If you don’t have a personal written asthma action plan, ask your doctor to write one for you. Several different types of written asthma action plans are available depending on your needs or preferences.
People who have more than one medical condition may need a written action plan that includes instructions for all their medicines and healthcare needs.
Most older people will have one or more health conditions, and many are taking one or more medicines regularly.
Whenever you start taking any new medicine for asthma or another condition, make sure your doctor and your pharmacist know about all the other medicines you are taking, including any over-the-counter or complementary medicines you use.
Some medicines can cause asthma symptoms.
Common examples are:
Tell your pharmacist if you have asthma and you are taking any of these medicines.
Some common medical conditions can make asthma worse or harder to manage. Tell your doctor if you have any of these health problems:
Some people with asthma have other lung conditions at the same time. One lung condition that is fairly common among older people is chronic obstructive pulmonary disease (usually called COPD). Pulmonary rehabilitation is recommended for people who have COPD as well as asthma.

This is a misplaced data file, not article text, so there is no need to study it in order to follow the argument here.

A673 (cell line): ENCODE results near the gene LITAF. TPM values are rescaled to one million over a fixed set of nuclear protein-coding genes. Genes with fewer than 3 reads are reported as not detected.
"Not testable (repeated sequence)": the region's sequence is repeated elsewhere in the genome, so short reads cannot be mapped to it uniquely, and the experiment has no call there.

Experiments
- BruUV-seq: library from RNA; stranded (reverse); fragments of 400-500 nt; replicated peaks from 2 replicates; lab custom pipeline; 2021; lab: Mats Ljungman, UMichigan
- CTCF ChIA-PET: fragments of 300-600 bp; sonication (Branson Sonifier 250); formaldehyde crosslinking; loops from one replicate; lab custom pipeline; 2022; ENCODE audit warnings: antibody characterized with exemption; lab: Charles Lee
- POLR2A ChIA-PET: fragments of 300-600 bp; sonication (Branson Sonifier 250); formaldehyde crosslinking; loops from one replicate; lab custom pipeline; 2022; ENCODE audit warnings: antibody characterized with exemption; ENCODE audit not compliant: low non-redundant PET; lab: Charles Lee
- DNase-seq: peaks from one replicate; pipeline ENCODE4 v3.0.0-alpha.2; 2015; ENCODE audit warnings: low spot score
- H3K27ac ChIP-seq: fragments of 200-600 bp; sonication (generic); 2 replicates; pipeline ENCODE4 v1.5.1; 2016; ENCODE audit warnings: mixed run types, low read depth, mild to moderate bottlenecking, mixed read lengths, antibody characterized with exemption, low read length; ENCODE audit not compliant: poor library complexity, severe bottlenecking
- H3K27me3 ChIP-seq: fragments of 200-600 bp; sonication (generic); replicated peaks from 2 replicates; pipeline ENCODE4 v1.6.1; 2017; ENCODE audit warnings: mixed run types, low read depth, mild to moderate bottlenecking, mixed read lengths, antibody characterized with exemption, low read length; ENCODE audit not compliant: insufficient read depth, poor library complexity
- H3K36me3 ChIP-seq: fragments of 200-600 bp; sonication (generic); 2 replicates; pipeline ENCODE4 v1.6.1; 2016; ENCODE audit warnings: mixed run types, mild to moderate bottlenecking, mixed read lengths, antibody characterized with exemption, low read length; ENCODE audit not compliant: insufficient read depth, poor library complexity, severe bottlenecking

Visit the National Asthma Council Australia website to:
Developed by the National Asthma Council Australia in consultation with an expert panel of respiratory clinicians.
Supported through funding from the Australian Government Department of Health.
National Asthma Council Australia. Asthma & Older Adults: A guide to living with asthma for people aged 65 years and over. Melbourne. National Asthma Council Australia, 2013.
Although all care has been taken, this brochure is only a general guide; it is not a substitute for individual medical advice/treatment. The National Asthma Council Australia expressly disclaims all responsibility (including negligence) for any loss, damage or personal injury resulting from reliance on the information contained.